Date of this Version
Thesis (M.S.)—University of Nebraska—Lincoln, 1948. Department of Agronomy.
In this study the capacity of the soil to supply available nitrogen to corn was measured by nitrification rate of the soil and by the nitrogen content of corn leaves.Rotation plots on the Agronomy Farm, Lincoln (NE), offered an opportunity to study the relationship of both the nitrification rate of the soil and of the nitrogen content of the corn leaf to yields of corn on a typical non-irrigated soil.A moisture-fertility-spacing experiment of the North Platte Experiment Substation provided a source of samples for studying the relationship of nitrogen content of corn leaves to yield of corn on an irrigated soil.
In the rotation plots a highly significant correlation was obtained between nitrification rate of the soil and yield of corn.In these plots the highest yields have been obtained from the rotation that included two years of sweet clover and an application of manure.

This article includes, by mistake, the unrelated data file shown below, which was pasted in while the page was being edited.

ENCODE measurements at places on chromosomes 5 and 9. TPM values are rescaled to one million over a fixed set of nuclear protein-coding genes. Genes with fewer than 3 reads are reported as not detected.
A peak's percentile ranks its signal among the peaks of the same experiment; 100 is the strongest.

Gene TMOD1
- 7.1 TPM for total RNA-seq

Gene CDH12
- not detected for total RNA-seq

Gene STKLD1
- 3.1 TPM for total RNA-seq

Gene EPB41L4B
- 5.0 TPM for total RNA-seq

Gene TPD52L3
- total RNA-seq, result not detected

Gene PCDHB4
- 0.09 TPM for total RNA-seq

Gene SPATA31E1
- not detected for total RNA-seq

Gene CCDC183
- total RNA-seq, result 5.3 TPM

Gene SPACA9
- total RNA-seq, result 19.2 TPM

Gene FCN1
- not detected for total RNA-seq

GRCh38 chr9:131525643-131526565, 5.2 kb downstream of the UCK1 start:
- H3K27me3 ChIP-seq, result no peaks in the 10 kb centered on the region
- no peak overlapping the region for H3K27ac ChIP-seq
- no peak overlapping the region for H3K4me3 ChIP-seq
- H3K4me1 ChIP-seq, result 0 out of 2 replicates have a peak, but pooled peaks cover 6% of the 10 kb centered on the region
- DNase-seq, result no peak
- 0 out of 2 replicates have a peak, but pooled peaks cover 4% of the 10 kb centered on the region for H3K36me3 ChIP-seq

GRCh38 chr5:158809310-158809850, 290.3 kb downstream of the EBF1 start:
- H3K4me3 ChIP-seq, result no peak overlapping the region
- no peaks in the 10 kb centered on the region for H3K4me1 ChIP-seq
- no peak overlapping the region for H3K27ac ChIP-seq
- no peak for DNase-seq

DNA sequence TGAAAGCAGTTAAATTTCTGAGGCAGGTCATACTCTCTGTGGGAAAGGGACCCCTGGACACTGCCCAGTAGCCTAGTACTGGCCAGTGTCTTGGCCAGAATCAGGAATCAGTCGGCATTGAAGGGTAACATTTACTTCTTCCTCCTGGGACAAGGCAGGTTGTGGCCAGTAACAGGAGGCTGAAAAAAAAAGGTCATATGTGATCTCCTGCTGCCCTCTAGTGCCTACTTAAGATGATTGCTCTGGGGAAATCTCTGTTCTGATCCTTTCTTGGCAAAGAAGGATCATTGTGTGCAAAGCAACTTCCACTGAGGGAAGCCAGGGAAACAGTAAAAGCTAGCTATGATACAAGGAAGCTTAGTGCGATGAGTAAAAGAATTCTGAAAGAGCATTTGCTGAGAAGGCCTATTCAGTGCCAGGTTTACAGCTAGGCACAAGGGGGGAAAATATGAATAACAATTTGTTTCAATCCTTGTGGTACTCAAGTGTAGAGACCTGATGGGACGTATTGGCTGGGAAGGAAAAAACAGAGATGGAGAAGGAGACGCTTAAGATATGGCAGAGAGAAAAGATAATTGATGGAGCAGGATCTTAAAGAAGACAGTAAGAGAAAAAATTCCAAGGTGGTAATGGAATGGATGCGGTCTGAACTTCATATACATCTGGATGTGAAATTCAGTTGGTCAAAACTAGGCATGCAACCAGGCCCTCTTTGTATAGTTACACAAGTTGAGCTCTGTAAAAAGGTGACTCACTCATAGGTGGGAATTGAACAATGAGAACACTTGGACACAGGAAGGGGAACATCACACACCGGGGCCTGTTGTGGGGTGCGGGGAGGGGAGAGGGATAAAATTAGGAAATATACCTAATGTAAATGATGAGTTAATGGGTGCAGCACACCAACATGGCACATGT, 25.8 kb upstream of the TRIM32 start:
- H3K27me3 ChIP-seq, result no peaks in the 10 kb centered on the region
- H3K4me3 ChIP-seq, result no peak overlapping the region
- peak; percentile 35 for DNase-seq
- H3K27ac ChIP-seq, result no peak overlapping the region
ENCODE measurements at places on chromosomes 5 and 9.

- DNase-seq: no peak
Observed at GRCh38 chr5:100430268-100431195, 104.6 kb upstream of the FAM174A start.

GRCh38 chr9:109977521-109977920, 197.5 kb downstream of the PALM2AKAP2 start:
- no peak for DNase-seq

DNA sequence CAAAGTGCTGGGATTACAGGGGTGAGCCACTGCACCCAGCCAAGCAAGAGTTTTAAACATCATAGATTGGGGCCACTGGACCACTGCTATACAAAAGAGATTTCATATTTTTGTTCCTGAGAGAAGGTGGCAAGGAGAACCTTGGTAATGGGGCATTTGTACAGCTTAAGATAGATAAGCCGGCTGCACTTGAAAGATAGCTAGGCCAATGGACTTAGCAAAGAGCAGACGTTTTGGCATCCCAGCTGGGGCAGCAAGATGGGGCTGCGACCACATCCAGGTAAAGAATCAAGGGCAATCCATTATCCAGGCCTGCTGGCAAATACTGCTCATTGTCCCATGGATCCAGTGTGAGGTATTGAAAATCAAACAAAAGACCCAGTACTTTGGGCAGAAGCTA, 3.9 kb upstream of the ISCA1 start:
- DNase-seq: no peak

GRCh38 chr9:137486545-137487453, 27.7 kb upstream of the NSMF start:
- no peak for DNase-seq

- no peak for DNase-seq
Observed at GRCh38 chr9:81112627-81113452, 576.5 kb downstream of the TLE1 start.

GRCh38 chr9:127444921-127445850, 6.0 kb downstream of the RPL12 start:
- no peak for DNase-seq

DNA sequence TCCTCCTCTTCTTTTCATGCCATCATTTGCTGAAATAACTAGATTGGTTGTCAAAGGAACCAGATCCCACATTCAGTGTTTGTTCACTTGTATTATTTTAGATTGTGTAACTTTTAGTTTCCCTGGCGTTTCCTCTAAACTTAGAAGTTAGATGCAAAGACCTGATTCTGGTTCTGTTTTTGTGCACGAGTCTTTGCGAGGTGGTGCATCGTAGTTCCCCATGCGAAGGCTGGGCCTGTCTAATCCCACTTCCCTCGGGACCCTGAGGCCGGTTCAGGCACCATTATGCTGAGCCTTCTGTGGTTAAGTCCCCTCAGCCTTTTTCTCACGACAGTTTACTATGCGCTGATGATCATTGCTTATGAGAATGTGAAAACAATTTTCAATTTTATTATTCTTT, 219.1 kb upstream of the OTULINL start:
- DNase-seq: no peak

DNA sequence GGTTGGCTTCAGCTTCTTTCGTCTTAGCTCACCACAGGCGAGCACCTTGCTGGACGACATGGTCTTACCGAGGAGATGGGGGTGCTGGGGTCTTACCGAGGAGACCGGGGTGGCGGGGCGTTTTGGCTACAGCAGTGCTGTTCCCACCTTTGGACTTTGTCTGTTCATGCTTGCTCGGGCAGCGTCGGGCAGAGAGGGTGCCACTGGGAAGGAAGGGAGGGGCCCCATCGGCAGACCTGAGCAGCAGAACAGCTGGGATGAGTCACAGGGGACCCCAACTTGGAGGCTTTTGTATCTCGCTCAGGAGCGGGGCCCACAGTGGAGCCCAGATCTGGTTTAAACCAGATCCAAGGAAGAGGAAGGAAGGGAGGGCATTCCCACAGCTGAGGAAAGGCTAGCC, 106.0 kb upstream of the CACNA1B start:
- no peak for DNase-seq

Yields of corn and nitrification rates were highest immediately following a legume in the rotation or an application of manure and decreased as the length of time between the crop of corn and the legume or an application of manure increased.The very low yield of corn immediately following alfalfa was one outstanding exception to this.This was probably due to a moisture deficiency induced by the alfalfa.
In the rotation plots the nitrification rate was correlated with the total nitrogen content of the soil.Total nitrogen content of the soil was about 0.008 per cent greater in plots having rotations that contained two years of a legume or an application of manure than it was in those plots where rotations contained no legume or manure.Total nitrogen content of the soil in plots where rotations contained two years of legume and application of manure exceeded by about 0.018 per cent that in plots where rotations contained no legume or manure.
In the moisture-fertility-spacing experiment, the nitrogen content of the corn leaves was influenced by fertility levels and plant population and was highly significantly correlated with yield (r = 0.84).
Advisor: H. F. Rhoades